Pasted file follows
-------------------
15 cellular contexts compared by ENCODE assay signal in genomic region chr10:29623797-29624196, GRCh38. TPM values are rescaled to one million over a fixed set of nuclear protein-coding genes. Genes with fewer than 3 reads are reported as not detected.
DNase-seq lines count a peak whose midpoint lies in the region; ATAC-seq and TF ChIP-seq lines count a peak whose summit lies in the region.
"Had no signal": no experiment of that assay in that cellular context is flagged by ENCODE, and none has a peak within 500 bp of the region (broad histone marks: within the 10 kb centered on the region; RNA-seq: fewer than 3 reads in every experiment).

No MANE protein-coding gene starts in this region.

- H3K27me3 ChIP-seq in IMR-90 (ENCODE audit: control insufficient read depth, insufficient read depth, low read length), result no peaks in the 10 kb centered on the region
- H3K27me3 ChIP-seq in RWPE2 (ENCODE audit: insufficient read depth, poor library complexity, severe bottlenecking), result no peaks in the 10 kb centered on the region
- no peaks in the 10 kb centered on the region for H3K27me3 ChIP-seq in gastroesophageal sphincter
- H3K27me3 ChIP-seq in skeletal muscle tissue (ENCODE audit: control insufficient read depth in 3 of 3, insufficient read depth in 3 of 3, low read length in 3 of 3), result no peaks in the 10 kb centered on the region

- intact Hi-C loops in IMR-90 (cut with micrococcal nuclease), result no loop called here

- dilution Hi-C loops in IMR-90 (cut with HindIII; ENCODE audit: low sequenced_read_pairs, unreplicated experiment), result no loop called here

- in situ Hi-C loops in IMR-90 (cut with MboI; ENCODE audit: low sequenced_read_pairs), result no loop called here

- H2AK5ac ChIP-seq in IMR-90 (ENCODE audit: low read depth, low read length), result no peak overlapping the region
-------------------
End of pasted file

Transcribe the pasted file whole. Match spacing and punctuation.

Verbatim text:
15 cellular contexts compared by ENCODE assay signal in genomic region chr10:29623797-29624196, GRCh38. TPM values are rescaled to one million over a fixed set of nuclear protein-coding genes. Genes with fewer than 3 reads are reported as not detected.
DNase-seq lines count a peak whose midpoint lies in the region; ATAC-seq and TF ChIP-seq lines count a peak whose summit lies in the region.
"Had no signal": no experiment of that assay in that cellular context is flagged by ENCODE, and none has a peak within 500 bp of the region (broad histone marks: within the 10 kb centered on the region; RNA-seq: fewer than 3 reads in every experiment).

No MANE protein-coding gene starts in this region.

- H3K27me3 ChIP-seq in IMR-90 (ENCODE audit: control insufficient read depth, insufficient read depth, low read length), result no peaks in the 10 kb centered on the region
- H3K27me3 ChIP-seq in RWPE2 (ENCODE audit: insufficient read depth, poor library complexity, severe bottlenecking), result no peaks in the 10 kb centered on the region
- no peaks in the 10 kb centered on the region for H3K27me3 ChIP-seq in gastroesophageal sphincter
- H3K27me3 ChIP-seq in skeletal muscle tissue (ENCODE audit: control insufficient read depth in 3 of 3, insufficient read depth in 3 of 3, low read length in 3 of 3), result no peaks in the 10 kb centered on the region

- intact Hi-C loops in IMR-90 (cut with micrococcal nuclease), result no loop called here

- dilution Hi-C loops in IMR-90 (cut with HindIII; ENCODE audit: low sequenced_read_pairs, unreplicated experiment), result no loop called here

- in situ Hi-C loops in IMR-90 (cut with MboI; ENCODE audit: low sequenced_read_pairs), result no loop called here

- H2AK5ac ChIP-seq in IMR-90 (ENCODE audit: low read depth, low read length), result no peak overlapping the region